Q: Has Russia, behind a wall of 6,000 nuclear weapons, cowardly attacked a non-nuclear-weapon state?
A: To quote American realist political scientist John Mearsheimer: by expanding Nato eastwards and inviting Ukraine to join, the West created an intolerable situation for Vladimir Putin, which would inevitably result in Russia taking action.
Q: Does the IAEA depend on Russia’s cooperation to manage the risk of the Zaporizhzhia Nuclear Power Plant being hit?
A: No. With the plant in Russian hands and a team of IAEA-experts deployed there, it is the Ukrainian side that is shelling de plant.
Q: Will the question whether countries like Iran, Saudi Arabia, Egypt, Turkey, Brazil, South Korea and Japan go nuclear be determined more by regional circumstances than the outcome of the war in Ukraine?
A: At best partly. States seek nuclear deterrence capability because of national security concerns, US threats in particular.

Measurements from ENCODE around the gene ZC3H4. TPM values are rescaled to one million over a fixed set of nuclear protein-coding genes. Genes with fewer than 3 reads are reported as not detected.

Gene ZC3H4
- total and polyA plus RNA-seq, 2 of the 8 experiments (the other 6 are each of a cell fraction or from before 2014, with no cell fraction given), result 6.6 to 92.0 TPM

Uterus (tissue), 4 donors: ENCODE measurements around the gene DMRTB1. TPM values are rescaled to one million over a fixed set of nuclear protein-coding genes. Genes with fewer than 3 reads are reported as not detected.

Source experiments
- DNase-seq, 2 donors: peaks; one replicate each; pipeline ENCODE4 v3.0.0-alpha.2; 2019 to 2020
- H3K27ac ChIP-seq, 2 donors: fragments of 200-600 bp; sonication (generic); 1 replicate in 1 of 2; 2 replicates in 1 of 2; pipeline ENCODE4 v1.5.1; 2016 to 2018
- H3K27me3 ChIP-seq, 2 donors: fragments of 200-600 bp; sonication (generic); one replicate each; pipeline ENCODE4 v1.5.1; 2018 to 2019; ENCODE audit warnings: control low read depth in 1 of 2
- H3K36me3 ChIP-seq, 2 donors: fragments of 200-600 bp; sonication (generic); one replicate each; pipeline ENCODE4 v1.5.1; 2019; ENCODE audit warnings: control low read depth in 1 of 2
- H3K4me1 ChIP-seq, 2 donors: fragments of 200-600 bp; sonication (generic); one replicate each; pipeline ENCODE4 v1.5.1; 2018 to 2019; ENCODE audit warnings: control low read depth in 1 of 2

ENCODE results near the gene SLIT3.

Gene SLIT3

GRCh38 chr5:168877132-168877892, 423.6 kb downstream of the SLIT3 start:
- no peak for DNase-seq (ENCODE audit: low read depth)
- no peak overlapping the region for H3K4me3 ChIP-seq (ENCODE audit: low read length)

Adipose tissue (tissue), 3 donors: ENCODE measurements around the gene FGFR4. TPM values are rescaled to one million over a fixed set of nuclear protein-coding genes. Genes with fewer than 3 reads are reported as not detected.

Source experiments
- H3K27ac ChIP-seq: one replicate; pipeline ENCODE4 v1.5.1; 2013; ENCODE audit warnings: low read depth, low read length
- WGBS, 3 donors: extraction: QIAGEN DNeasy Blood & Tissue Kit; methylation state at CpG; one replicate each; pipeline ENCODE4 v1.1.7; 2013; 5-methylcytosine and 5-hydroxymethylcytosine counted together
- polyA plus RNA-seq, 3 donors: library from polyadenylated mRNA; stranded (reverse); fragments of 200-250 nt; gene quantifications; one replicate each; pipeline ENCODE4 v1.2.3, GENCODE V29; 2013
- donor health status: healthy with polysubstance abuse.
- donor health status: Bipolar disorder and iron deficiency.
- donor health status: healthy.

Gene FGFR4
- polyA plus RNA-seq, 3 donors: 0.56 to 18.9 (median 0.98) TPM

Q: Could mutual nuclear arms control be a useful instrument for improving the overall political relationship between the US and Russia?
A: Unlikely. Washingston's bellicosity towards Russia is bipartisan and motivated by neocon regime change and break-up objectives for the Russian Federation.
Finally, for the record: Russia is currently reformulating its nuclear doctrine. 'Preventive' tactical nuclear strikes could be considered, by analogy with US nuclear doctrine. In addition, if Kiev deploys Western long-range missiles against Crimea and/or Russian territory, Moscow will drop hypersonic missiles on US military installations in Europe and the US. These missiles are immune to air defences and, merely because of their mach 8-10 speed, have a devastating impact even without a conventional or nuclear payload.
With the atomic bomb dropped on Hiroshima being a far more powerful weapon of mass destruction with wide destructive power, overwhelmingly killing civilians and fallout as an aftereffect, 'clean' payloadless hypersonic missiles can be aimed with an accuracy of one metre at individual military targets such as weapons depots and aircraft carriers. Having hypersonic missiles in their arsenal, states may consider their nuclear weapons redundant, a boon to the process of nuclear disarmament.